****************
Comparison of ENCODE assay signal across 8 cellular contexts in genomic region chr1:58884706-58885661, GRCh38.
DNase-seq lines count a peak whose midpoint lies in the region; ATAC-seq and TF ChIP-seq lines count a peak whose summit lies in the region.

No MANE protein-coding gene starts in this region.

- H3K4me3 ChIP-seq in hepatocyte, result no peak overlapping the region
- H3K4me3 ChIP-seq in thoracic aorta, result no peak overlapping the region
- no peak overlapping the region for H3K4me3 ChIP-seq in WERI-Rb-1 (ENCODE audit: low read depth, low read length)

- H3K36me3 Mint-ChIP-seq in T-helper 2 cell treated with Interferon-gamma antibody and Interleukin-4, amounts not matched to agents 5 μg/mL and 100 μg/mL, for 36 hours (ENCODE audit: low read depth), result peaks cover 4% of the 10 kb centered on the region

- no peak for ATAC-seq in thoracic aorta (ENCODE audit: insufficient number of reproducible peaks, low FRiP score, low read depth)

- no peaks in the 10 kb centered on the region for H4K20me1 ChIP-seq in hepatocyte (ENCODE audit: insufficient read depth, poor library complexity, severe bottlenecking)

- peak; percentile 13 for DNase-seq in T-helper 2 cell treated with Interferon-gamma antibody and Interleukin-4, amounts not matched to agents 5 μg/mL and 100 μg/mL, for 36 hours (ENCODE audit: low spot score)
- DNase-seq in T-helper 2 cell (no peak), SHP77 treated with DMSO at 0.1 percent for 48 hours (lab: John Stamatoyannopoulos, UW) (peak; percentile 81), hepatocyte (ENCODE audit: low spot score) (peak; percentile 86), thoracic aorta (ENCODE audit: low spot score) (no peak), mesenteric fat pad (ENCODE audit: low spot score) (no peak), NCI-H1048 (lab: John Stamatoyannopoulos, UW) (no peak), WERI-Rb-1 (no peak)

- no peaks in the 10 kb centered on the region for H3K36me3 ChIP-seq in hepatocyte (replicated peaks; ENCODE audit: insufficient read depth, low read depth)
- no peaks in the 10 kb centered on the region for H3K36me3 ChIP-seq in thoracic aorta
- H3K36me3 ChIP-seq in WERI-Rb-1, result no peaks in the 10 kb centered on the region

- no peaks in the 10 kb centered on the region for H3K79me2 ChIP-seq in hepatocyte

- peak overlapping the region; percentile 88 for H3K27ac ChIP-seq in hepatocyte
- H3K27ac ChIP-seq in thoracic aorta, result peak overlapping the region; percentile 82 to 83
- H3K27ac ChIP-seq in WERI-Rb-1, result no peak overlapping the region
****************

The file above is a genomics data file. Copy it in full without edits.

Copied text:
Comparison of ENCODE assay signal across 8 cellular contexts in genomic region chr1:58884706-58885661, GRCh38.
DNase-seq lines count a peak whose midpoint lies in the region; ATAC-seq and TF ChIP-seq lines count a peak whose summit lies in the region.

No MANE protein-coding gene starts in this region.

- H3K4me3 ChIP-seq in hepatocyte, result no peak overlapping the region
- H3K4me3 ChIP-seq in thoracic aorta, result no peak overlapping the region
- no peak overlapping the region for H3K4me3 ChIP-seq in WERI-Rb-1 (ENCODE audit: low read depth, low read length)

- H3K36me3 Mint-ChIP-seq in T-helper 2 cell treated with Interferon-gamma antibody and Interleukin-4, amounts not matched to agents 5 μg/mL and 100 μg/mL, for 36 hours (ENCODE audit: low read depth), result peaks cover 4% of the 10 kb centered on the region

- no peak for ATAC-seq in thoracic aorta (ENCODE audit: insufficient number of reproducible peaks, low FRiP score, low read depth)

- no peaks in the 10 kb centered on the region for H4K20me1 ChIP-seq in hepatocyte (ENCODE audit: insufficient read depth, poor library complexity, severe bottlenecking)

- peak; percentile 13 for DNase-seq in T-helper 2 cell treated with Interferon-gamma antibody and Interleukin-4, amounts not matched to agents 5 μg/mL and 100 μg/mL, for 36 hours (ENCODE audit: low spot score)
- DNase-seq in T-helper 2 cell (no peak), SHP77 treated with DMSO at 0.1 percent for 48 hours (lab: John Stamatoyannopoulos, UW) (peak; percentile 81), hepatocyte (ENCODE audit: low spot score) (peak; percentile 86), thoracic aorta (ENCODE audit: low spot score) (no peak), mesenteric fat pad (ENCODE audit: low spot score) (no peak), NCI-H1048 (lab: John Stamatoyannopoulos, UW) (no peak), WERI-Rb-1 (no peak)

- no peaks in the 10 kb centered on the region for H3K36me3 ChIP-seq in hepatocyte (replicated peaks; ENCODE audit: insufficient read depth, low read depth)
- no peaks in the 10 kb centered on the region for H3K36me3 ChIP-seq in thoracic aorta
- H3K36me3 ChIP-seq in WERI-Rb-1, result no peaks in the 10 kb centered on the region

- no peaks in the 10 kb centered on the region for H3K79me2 ChIP-seq in hepatocyte

- peak overlapping the region; percentile 88 for H3K27ac ChIP-seq in hepatocyte
- H3K27ac ChIP-seq in thoracic aorta, result peak overlapping the region; percentile 82 to 83
- H3K27ac ChIP-seq in WERI-Rb-1, result no peak overlapping the region